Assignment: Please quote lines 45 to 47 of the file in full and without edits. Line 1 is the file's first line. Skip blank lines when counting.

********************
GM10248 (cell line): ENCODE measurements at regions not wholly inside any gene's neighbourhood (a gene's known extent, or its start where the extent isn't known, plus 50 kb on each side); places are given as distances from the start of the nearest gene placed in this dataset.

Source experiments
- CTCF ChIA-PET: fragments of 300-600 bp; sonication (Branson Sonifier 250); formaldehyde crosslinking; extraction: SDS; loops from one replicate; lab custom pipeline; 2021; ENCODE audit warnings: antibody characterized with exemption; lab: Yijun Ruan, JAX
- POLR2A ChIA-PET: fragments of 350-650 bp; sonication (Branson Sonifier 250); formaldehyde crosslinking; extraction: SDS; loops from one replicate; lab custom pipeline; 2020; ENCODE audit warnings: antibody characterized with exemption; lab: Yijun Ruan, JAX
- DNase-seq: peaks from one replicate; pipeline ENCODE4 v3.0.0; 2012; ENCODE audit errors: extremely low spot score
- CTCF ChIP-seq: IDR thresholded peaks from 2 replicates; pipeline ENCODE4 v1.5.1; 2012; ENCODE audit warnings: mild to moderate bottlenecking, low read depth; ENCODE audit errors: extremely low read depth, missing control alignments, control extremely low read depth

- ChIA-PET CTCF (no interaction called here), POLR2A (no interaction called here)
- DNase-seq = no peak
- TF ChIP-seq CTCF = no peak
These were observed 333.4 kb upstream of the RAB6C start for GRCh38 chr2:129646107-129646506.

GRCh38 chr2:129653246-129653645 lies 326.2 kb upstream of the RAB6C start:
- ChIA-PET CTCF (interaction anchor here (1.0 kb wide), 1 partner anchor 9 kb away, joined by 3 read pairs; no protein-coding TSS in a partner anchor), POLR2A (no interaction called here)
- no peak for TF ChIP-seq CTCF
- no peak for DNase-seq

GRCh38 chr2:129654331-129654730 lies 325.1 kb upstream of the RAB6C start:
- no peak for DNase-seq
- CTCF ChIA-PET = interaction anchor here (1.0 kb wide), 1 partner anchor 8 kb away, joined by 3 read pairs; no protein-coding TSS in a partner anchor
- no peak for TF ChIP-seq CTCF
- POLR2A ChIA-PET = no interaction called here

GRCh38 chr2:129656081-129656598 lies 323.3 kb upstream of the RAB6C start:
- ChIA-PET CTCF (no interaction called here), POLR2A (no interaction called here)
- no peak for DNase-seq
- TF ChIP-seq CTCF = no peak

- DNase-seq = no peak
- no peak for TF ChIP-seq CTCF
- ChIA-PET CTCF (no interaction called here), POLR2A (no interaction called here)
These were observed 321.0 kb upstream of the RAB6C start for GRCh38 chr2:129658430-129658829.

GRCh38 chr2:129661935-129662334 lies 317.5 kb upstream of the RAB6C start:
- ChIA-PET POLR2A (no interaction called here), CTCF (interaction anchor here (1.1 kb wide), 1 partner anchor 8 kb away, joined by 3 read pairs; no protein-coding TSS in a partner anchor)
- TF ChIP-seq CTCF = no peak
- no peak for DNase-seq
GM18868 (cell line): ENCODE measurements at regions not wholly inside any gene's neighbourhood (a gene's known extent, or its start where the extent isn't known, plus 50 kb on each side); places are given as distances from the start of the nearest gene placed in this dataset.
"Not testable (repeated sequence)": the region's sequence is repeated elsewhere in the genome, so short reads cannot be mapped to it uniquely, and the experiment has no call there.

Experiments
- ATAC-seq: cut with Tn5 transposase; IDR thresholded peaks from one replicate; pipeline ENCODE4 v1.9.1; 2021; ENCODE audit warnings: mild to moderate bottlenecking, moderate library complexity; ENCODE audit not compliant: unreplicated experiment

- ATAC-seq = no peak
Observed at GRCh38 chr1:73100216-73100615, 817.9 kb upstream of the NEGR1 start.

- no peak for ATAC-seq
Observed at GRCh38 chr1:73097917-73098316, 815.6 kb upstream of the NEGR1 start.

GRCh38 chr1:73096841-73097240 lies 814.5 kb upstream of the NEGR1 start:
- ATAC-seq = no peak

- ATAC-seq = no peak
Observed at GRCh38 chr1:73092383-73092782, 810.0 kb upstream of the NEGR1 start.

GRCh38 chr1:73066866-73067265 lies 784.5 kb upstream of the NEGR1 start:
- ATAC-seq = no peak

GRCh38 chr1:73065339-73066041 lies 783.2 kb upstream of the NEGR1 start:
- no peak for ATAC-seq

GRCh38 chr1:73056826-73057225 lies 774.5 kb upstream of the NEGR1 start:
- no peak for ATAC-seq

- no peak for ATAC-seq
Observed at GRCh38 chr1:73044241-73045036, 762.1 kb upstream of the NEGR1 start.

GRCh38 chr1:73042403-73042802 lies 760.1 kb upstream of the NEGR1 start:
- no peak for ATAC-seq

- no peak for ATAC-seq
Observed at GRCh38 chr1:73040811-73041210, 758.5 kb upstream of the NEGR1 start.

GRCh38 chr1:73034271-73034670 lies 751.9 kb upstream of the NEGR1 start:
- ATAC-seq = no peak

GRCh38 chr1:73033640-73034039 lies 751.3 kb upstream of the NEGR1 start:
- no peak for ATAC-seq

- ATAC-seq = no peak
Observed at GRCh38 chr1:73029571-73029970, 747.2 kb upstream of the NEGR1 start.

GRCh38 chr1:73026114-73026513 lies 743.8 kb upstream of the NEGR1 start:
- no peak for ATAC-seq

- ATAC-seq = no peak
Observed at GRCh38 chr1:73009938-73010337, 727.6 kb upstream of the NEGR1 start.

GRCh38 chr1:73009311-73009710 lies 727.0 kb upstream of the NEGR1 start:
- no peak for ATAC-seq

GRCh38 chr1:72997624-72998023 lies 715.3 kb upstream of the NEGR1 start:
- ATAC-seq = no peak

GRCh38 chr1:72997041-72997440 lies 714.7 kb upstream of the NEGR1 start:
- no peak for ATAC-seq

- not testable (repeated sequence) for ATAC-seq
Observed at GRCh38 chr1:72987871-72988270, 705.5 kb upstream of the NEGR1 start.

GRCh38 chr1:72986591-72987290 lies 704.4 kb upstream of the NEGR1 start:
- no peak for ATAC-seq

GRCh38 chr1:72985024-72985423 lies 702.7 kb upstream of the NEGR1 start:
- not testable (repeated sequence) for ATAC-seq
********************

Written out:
- ATAC-seq = no peak

GRCh38 chr1:73065339-73066041 lies 783.2 kb upstream of the NEGR1 start:
- no peak for ATAC-seq